British Business and Public Policy:
The Informational and Structural Determinants of Political Influence
ESRC Grant Number: RES-000-22-2428
Principal Investigator: Dr. Patrick Bernhagen
Research Assistants: Aveek Bhattacharya, Dr. Paul Rutherford, Brett Trani
Do organised interests in British society influence policy making in Westminster and Holyrood? Which strategies work and which don’t? Are firms and business associations more successful than other groups in getting politicians to enact policies they like?
To answer these questions, this project elaborates and applies a theoretical model to predict the circumstances in which interest groups can wield political influence through lobbying. To examine this model, data were gathered on the political activities and positions of different interest groups and on the factors affecting the success or failure of their lobbying. For this, a data set of 163 policy proposals made by UK governments between 2001 and 2007 has been compiled. An internet survey of lobbyists was used to collect data on each proposal’s expected costs and benefits from the perspective of the different actors, the costs and effort expended on lobbying, and levels of credibility and trust characterising the relationship between interest groups and policymakers.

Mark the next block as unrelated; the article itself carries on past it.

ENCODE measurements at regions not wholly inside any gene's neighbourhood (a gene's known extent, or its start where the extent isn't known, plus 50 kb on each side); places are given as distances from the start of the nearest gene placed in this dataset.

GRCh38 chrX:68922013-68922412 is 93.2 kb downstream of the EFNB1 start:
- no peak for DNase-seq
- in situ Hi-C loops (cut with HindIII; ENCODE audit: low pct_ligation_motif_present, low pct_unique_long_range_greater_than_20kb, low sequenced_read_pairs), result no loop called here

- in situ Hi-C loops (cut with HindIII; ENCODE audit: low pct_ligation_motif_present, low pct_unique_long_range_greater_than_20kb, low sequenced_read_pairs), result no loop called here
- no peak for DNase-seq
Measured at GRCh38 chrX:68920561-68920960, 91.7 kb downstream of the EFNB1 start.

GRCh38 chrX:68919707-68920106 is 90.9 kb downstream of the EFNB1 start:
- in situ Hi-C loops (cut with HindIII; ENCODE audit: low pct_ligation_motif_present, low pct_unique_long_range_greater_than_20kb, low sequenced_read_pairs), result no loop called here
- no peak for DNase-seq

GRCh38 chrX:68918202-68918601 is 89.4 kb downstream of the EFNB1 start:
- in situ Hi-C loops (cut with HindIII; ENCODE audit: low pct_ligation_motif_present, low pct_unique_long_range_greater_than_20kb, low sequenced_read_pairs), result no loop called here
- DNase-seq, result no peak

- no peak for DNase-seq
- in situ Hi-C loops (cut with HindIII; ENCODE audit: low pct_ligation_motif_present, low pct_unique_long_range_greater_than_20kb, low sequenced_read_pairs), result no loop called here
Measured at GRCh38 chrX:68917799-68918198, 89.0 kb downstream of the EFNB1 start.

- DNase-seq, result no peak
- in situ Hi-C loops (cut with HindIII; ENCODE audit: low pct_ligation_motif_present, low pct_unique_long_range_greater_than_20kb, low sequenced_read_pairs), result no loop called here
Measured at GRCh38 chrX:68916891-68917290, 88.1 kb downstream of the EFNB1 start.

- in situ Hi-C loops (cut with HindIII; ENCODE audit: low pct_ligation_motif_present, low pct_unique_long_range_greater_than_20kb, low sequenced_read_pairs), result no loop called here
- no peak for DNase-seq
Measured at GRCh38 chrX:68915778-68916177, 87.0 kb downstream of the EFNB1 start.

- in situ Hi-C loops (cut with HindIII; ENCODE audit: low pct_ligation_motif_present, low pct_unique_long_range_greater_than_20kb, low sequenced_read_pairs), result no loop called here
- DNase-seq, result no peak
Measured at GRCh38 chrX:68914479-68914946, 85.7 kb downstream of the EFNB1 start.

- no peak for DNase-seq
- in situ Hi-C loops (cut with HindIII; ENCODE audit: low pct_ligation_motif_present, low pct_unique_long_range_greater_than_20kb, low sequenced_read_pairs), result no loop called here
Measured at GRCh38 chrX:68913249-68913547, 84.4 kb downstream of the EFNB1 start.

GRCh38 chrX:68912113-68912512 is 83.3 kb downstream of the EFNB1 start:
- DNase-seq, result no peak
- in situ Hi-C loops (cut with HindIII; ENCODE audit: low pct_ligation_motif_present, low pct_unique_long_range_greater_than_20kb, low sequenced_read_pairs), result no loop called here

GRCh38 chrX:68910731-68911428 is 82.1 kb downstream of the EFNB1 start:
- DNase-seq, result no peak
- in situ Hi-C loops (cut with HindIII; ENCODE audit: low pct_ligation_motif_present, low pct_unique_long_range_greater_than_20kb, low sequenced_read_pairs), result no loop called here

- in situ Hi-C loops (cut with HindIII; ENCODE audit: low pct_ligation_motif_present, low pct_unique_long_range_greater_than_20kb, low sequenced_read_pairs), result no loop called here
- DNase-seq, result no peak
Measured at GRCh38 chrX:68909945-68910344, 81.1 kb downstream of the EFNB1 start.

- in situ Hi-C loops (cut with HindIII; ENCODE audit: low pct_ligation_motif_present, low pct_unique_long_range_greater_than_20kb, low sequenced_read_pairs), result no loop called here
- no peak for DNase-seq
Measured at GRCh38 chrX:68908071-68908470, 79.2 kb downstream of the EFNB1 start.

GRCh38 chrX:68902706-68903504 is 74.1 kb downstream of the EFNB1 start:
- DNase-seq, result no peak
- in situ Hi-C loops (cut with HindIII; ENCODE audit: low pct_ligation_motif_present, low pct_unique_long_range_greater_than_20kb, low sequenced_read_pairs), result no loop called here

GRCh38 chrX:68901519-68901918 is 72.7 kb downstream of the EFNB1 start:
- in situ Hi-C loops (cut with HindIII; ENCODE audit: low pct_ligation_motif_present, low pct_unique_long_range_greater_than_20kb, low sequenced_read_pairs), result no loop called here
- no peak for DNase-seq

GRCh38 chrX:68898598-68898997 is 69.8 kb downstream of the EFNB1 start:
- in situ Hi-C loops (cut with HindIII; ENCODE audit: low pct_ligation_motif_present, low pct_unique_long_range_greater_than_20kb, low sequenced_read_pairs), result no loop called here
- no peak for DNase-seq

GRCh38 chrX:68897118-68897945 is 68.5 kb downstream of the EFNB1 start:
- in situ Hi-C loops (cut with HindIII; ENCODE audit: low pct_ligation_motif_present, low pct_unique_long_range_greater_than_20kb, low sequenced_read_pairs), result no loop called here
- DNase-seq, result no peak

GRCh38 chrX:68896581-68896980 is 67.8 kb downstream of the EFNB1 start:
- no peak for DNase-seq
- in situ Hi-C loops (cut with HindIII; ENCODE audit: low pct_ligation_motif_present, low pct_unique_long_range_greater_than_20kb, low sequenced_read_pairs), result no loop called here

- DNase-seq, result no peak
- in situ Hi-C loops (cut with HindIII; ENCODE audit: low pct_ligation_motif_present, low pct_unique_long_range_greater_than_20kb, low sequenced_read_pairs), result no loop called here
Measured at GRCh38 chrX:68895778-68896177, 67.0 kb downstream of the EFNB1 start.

Through the examination of the informational and structural factors of special interest politics across a range of policy areas, the project aims to contribute to a better understanding of the policy process as well as of the political influence of organised groups in British politics.
Reports and Publications
Patrick Bernhagen (2013) ‘When do politicians listen to lobbyists (and who benefits when they do)?‘, European Journal of Political Research 52, 1, 20–43 | Stata Do-file | Online appendix
Patrick Bernhagen (2012) ‘Who Gets What in British Politics – and How? Analyzing Media Reports on Lobbying around Government Policy, 2001–2007’, Political Studies 60, 3, 557–577.
Patrick Bernhagen and Brett Trani (2012) ‘Media Reporting on Interest Group Activity in Britain: Mobilization and Lobbying Patterns’, Interest Groups & Advocacy 1, 1, 48–66.
Data and documentation